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The Merck Manual of Diagnosis and Therapy 17th ed, Beers MH, Berkow R, editors. Portland Merck ! "o.

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CERVICAL CANCER "er)ical cancer is the third *ost co**on gynecologic *alignancy and the eighth *ost co**on *alignancy a*ong wo*en in the +,-. The *ean age for de)eloping cer)ical cancer is a.out /0 yr$ howe)er, it can affect wo*en as young as 10. -.out 12 of all cer)ical cancers occur in pregnant or recently pregnant wo*en 3see Malignancy in "h. 1/14. "er)ical cancer is essentially a se5ually trans*itted disease. Risk is in)ersely related to age at first intercourse and directly related to the lifeti*e nu*.er of se5ual partners. Risk is also increased for se5ual partners of *en whose pre)ious partners had cer)ical cancer. Hu*an papillo*a)irus 3HP64 infection and the de)elop*ent of cer)ical neoplasia are strongly associated. HP6 infection is linked to all grades of cer)ical intraepithelial neoplasia 3"#74 and in)asi)e cer)ical cancer. #nfection with HP6 types 1&, 18, 91, 99, 9/, and 9% increases the risk of neoplasia. Howe)er, other factors appear to contri.ute to *alignant transfor*ation. :or e5a*ple, cigarette s*oking is associated with an increased risk of "#7 and cer)ical cancer. 3,ee also "er)ical "arcino*a in The Merck Manual of ;eriatrics.4 Pathology Precursor cells 3cer)ical dysplasia, "#74 de)elop into in)asi)e cer)ical cancer o)er a nu*.er of years. "#7 grades #, ##, and ### correspond to *ild, *oderate, and se)ere cer)ical dysplasia. "#7 ###, which includes se)ere dysplasia and carcino*a in situ, is unlikely to regress spontaneously and, if untreated, *ay e)entually penetrate the .ase*ent *e*.rane, .eco*ing in)asi)e carcino*a. ,<ua*ous cell carcino*a accounts for 80 to 8/2 of all cer)ical cancers$ adenocarcino*as account for *ost of the rest. ,arco*as and s*all cell neuroendocrine tu*ors are rare. #n)asi)e cer)ical cancer usually spreads .y direct e5tension into surrounding tissues and the )agina or )ia the ly*phatics to the pel)ic and para=aortic ly*ph nodes drained .y the cer)i5. He*atologic spread is possi.le. Symptoms and Signs "#7 is usually asy*pto*atic and disco)ered .ecause of an a.nor*al Pap s*ear. Patients with early= stage cer)ical cancer usually present with irregular )aginal .leeding, which is *ost often postcoital, .ut inter*enstrual .leeding or *eno*etrorrhagia *ay occur. Patients with larger cer)ical cancers or ad)anced= stage disease *ay present with foul=s*elling )aginal discharge, a.nor*al )aginal .leeding, or pel)ic pain. >.structi)e uropathy, .ack pain, and leg swelling are *anifestations of late=stage disease. Diagnosis More than %02 of early asy*pto*atic cases of "#7 can .e detected preclinically .y cytologic e5a*ination of Pap s*ears o.tained directly fro* the cer)i5. Howe)er, the false=negati)e rate is 1/ to '02, depending on the patient population and the la.oratory. -.out /02 of patients with cer)ical cancer ha)e ne)er had a Pap s*ear or ha)e not had one for ? 10 yr. The patients at higher risk for cer)ical neoplasia are the least likely to .e tested regularly. -n a.nor*al Pap s*ear 3ie, suggesting neoplasia, including dysplasia, "#7, carcino*a in situ, *icroin)asi)e carcino*a, or in)asi)e carcino*a4 re<uires further e)aluation .ased on the descripti)e diagnosis of the Pap s*ear and the patient@s risk factors 3see Ta.le 1'1(94. The cellular classification syste* 3# to 64 is no longer used. ,uspicious cer)ical lesions should .e .iopsied directly. #f there is no o.)ious in)asi)e lesion, colposcopy can .e used to identify areas that re<uire .iopsy and to localiAe the lesion. "olposcopy results can .e clinically correlated 3.y assessing characteristic color changes, )ascular patterns, and *argins4 with the results of the Pap s*ear. "olposcopy=directed .iopsy usually pro)ides enough clinical e)idence for an accurate diagnosis. #f colposcopic e)aluation is unsatisfactory or inconclusi)e, a cer)ical coniAation .iopsy is re<uired, perfor*ed )ia a loop electrical e5cision procedure 3BCCP4, laser, or cold knife. 1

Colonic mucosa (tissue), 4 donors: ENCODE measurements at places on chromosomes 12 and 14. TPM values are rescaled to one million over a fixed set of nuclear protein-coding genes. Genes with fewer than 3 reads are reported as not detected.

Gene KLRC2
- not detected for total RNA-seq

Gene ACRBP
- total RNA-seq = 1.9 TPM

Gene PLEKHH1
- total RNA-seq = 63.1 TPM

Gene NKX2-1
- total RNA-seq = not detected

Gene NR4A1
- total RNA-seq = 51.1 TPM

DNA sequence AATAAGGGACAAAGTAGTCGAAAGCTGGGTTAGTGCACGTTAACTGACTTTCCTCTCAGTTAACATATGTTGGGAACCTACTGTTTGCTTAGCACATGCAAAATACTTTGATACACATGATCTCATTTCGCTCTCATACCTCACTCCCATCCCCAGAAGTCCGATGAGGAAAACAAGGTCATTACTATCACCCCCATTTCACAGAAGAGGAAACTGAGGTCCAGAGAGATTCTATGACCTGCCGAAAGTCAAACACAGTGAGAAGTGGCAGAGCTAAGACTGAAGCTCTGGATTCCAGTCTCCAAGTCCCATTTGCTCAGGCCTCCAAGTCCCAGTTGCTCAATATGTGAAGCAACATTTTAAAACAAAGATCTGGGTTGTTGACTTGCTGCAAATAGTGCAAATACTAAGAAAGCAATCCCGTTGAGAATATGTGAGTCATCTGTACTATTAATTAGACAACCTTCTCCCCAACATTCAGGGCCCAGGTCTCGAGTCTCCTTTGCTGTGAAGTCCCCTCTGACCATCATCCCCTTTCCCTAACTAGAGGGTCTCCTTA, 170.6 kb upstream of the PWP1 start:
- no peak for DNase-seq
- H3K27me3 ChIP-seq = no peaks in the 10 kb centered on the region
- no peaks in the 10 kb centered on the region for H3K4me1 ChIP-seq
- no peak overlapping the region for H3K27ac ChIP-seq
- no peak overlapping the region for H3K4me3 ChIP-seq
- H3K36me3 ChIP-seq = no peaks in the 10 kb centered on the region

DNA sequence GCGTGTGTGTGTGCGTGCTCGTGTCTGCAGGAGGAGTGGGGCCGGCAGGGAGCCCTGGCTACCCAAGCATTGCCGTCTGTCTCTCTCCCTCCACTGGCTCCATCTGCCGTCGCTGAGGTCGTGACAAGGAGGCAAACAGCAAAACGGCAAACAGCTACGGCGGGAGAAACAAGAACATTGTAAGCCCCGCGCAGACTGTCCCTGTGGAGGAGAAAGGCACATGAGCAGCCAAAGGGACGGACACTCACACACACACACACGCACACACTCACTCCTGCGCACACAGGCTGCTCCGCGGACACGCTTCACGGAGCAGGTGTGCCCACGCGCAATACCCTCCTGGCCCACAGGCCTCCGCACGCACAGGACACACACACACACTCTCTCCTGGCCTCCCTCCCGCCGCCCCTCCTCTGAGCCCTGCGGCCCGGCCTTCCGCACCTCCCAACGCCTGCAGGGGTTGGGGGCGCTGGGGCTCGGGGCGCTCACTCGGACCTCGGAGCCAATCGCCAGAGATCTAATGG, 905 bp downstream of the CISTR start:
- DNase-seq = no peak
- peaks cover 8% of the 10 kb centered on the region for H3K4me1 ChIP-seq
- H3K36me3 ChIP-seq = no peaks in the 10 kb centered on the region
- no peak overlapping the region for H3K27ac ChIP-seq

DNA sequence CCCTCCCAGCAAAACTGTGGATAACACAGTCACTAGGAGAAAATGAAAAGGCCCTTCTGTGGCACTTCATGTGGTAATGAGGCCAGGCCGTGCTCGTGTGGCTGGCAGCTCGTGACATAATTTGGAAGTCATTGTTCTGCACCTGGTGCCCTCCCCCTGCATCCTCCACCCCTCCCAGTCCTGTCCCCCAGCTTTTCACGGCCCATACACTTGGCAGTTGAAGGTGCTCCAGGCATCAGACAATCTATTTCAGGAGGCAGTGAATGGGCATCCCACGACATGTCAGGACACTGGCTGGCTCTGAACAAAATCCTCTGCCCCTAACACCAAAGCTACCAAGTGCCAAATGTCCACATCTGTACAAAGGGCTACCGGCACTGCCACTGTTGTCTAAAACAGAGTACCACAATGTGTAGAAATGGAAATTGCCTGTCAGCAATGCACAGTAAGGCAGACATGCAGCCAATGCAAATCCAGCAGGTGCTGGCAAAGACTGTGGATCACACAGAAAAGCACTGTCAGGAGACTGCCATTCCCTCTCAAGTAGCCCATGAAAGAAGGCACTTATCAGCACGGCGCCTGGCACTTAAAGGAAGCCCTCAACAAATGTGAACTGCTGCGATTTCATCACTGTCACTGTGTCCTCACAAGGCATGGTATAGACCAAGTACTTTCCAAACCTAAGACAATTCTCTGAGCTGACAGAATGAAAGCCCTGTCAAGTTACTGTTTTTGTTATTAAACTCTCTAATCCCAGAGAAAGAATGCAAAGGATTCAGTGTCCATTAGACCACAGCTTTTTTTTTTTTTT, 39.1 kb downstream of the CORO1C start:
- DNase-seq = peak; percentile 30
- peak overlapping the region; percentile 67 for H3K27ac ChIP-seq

#f cer)ical disease is in)asi)e, staging is perfor*ed on the .asis of the physical e5a*ination, with a *etastatic sur)ey including cystoscopy, sig*oidoscopy, #6 pyelography, chest 5=ray, and skeletal 5=rays 3see Ta.le 1'1('4. :or early=stage disease 3#B or less4, chest 5=ray is usually the only adDuncti)e test needed. "T or MR# of the a.do*en and pel)is is optional$ the results cannot .e used to deter*ine the clinical stage. Prognosis and Treatment #n)asi)e s<ua*ous cell carcino*a usually re*ains localiAed or regional for a considera.le ti*e$ distant *etastases occur late. The /=yr sur)i)al rates are 80 to %02 for stage #, /0 to &/2 for stage ##, 1/ to 9/2 for stage ###, and 0 to 1/2 for stage #6. 7early 802 of recurrences *anifest within 1 yr. -d)erse prognostic factors include ly*ph node in)ol)e*ent, large tu*or siAe and )olu*e, deep cer)ical stro*al in)asion, para*etrial in)asion, )ascular space in)asion, and neuroendocrine histology. :or wo*en with prein)asi)e cer)ical disease or *icroin)asi)e s<ua*ous cell carcino*a of the cer)i5, coniAation .iopsy with BCCP, laser, or cold knife or cryotherapy is usually ade<uate treat*ent. +nco**only, a hysterecto*y is re<uired to treat prein)asi)e cer)ical disease. Because the tu*or ad)ances .y direct spread or )ia ly*phatics, treat*ent *ust include the regional nodes. Radiation therapy or surgery *ay .e appropriate. Preser)ing surrounding nor*al tissues is also a goal. Pri*ary surgical treat*ent is reser)ed for patients with li*ited tu*or spread. Patients with *icroin)asi)e disease 3defined as tu*or in)ading no *ore than 9 ** in depth fro* the .ase*ent *e*.rane without )ascular space in)asion and with negati)e *argins on cer)ical coniAation4 *ay .e treated with an e5trafascial hysterecto*y. The risk of recurrence and ly*ph node *etastasis for these patients is E 12. Pel)ic ly*ph node dissection is not indicated. Patients with stage #-1, #B, or ##- disease can .e treated with radical hysterecto*y, including .ilateral pel)ic ly*ph node dissection and re*o)al of all adDacent liga*ents 3cardinal, uterosacral4 and para*etria, or with radiation therapy. The /=yr cure rates for wo*en with stage #B or ##- disease are 8/ to %02 with either therapy. The ad)antages of surgery include a relati)ely short treat*ent ti*e, pro)ision of surgical staging data, preser)ation of o)aries in young wo*en, and a)oidance of )aginal stenosis and of late co*plications of radiation therapy. - *aDor co*plication 3eg, uretero)aginal or )esico)aginal fistula for*ation4 occurs in E 12 of patients. #f e5tracer)ical spread is noted during surgery, postoperati)e radiation *ay pre)ent local recurrence. The ad)antages of radiation therapy are a)oidance of the *or.idity of *aDor surgery, outpatient location, and suita.ility for poor surgical candidates. C5ternal .ea* radiation therapy shrinks the central tu*or and treats the regional ly*ph nodes$ this therapy is followed .y .rachytherapy 3local radioacti)e applications, usually using cesiu*4 to the cer)i5, which destroys the central pri*ary tu*or. MaDor acute co*plications include radiation proctitis and cystitis. Bate co*plications, such as .owel o.struction and recto)aginal and )esico)aginal fistula for*ation, occasionally occur. :or patients with stage ##B, ###, or #6 disease, the treat*ent of choice is radiation therapy. Many ad)anced lesions re<uire large doses. The failure rate for .ulky and ad)anced=stage tu*ors within the pel)is is '02, and the risk of pel)ic and para=aortic ly*ph node *etastasis and of distant *etastasis is su.stantial. +sing che*otherapy as a radiation sensitiAer to control pel)ic disease *ay .e useful. Before radiation therapy, surgical staging can .e perfor*ed to assess the para=aortic ly*ph nodes, and e5tended=field radiation therapy can .e deli)ered to this area if indicated. #f tu*ors are restricted to the pel)is and in)ol)e the rectu* or .ladder, e5enteration 3e5cision of all pel)ic organs4 *ay .e considered. Howe)er, radiation therapy is usually tried first. C5enteration is the treat*ent of choice for recurrent or persistent cancer confined to the central pel)is after con)entional radiation therapy. #t cures up to /02 of patients. Recent refine*ents in this operation include a continent urosto*y, low anterior rectal anasto*osis without colosto*y, o*ental carpet to close the pel)ic floor, )aginal reconstruction with gracilis or rectus a.do*inis *yocutaneous flaps, and i*pro)ed perioperati)e care. Because radiation therapy and surgery are usually successful, che*otherapy is not used as pri*ary treat*ent unless the patient presents with widely *etastatic disease. ,yste*ic che*otherapy is not considered curati)e. Distant *etastases outside the radiation field appear to respond .etter to che*otherapy than does the pre)iously irradiated central pel)ic tu*or. "ytoto5ic drugs produce o.Decti)e, short=li)ed regression in only 1/ to 902 of patients. "isplatin and ifosfa*ide are the *ost acti)e